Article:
The Classroom Exercise

I divide the students into seven groups, each group to receive a magazine targeted to a particular social class. They will spend a half hour, or forty-five minutes, or ten minutes, depending on how long the lecture period is, and come up with a skit which portrays the stereotypical view of their assigned social class as used by marketers to target them in the magazines provided.  

This will be a class exercise that will require a combination of critical thinking, specific reference to the textbook’s summary of the work done in the field, and creative thinking and theatrical role-playing on their part in the skits. In order to warm them up and set an example, I crank up the dramatic presentation as I hand out the magazines. Each oral description ends with a specific challenge to the group, as I hand them their written instructions. These descriptions borrow heavily from Coleman (1983). The covers of these magazines, and a representative ad from each are duplicated in the Appendix.

Group 1 is handed a copy of The New Yorker and told, “Congratulations, you are members of the upper-upper class. You represent only 0.3% of society, but you control a whole lot of the money. You are the “Capital S” of society, and your main distinguishing feature is your inherited wealth. You can buy whatever you want and you work only if you choose to do so.”  
Group 2 gets a copy of Smart Money and hears, “Congratulations, you are members of the lower-upper class. Representing only 1.2% of society, you are the newer social elite, mostly highly successful professionals. Many of you are fabulously wealthy, but chances are you got your money the hard way, by earning it, and you’re going to show the world that you have made it!”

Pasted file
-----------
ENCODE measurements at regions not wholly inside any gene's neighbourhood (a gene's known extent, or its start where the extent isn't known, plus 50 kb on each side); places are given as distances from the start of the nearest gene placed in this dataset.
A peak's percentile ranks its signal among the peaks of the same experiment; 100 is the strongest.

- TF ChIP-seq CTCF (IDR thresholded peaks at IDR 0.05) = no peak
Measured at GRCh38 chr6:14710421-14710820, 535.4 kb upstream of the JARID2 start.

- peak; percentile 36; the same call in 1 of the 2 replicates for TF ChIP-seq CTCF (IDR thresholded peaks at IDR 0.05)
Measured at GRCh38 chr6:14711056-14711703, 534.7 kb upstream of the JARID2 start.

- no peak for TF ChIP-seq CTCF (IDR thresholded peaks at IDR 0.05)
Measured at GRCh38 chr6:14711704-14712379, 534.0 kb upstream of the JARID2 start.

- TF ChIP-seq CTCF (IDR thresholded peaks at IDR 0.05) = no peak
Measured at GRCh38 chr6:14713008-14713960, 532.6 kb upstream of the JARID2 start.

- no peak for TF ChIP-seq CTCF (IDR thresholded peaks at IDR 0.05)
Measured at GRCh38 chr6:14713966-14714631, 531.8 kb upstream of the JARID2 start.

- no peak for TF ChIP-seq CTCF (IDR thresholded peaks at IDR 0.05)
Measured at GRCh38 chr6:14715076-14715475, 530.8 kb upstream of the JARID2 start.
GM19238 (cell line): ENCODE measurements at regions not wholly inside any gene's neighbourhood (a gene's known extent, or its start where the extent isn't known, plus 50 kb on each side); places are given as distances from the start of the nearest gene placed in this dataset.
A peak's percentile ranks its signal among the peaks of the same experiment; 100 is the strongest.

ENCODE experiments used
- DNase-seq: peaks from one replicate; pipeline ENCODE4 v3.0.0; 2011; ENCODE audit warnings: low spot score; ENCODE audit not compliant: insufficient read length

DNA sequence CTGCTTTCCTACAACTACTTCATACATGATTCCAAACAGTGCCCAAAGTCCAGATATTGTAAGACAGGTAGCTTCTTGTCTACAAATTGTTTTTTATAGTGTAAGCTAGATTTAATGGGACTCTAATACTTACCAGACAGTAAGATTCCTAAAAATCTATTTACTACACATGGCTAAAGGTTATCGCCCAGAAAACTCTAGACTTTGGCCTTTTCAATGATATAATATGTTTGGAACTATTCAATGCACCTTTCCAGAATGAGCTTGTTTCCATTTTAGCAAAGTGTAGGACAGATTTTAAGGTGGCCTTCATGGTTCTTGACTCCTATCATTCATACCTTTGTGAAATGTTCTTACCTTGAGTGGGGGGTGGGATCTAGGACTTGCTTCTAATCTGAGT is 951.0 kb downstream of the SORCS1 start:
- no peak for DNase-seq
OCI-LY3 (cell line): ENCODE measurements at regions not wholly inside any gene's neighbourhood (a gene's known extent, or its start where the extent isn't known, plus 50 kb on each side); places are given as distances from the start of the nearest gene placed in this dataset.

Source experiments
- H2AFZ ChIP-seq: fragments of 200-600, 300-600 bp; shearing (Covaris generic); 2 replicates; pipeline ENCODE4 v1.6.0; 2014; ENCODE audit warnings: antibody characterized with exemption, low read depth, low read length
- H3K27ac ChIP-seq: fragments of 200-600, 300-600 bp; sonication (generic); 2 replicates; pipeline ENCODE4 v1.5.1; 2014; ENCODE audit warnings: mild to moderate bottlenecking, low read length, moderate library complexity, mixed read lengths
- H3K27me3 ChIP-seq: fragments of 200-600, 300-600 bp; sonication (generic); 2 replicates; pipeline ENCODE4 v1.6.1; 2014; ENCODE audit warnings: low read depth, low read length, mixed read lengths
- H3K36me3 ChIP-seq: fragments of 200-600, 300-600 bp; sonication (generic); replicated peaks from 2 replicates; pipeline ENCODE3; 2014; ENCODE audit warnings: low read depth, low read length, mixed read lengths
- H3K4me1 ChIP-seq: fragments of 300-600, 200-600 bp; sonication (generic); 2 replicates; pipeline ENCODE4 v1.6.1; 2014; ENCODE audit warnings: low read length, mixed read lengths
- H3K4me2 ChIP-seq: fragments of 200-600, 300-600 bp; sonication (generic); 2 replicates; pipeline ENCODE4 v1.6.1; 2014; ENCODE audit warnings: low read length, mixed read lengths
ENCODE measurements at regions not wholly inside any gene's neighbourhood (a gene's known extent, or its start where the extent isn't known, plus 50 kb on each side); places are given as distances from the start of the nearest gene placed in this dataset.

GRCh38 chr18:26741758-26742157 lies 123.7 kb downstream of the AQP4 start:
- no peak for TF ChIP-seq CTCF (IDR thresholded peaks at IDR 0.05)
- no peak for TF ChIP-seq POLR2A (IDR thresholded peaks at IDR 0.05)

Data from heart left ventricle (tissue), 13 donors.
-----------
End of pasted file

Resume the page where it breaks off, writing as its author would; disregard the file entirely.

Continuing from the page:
Group 3 receives a copy of Bon Appétit Week and is told, “You are members of the upper-middle-class. Representing 12.5% of society, you are university-educated, high-level managers and professionals. Your lifestyle centres on private clubs, social causes, and the arts. You earn good money but have little time, and you aspire to be like the upper class, even though you realize you will probably never make it. You are the “country club” set.”  
Group 4 receives a copy of Family Circle and hears, “You are members of the solid, dependable middle class. Where would the rest of society be without you? Representing 32% of society, your class is the second largest in the nation, and your membership consists of the average-paid white-collar worker and the more affluent of the blue-collar workers. You live on the better side of town, you try to do the right thing, and your lifestyle centers strongly on the home and family. If the wife works, it’s most likely only part-time so that she’ll be home in time to be there for the kids.”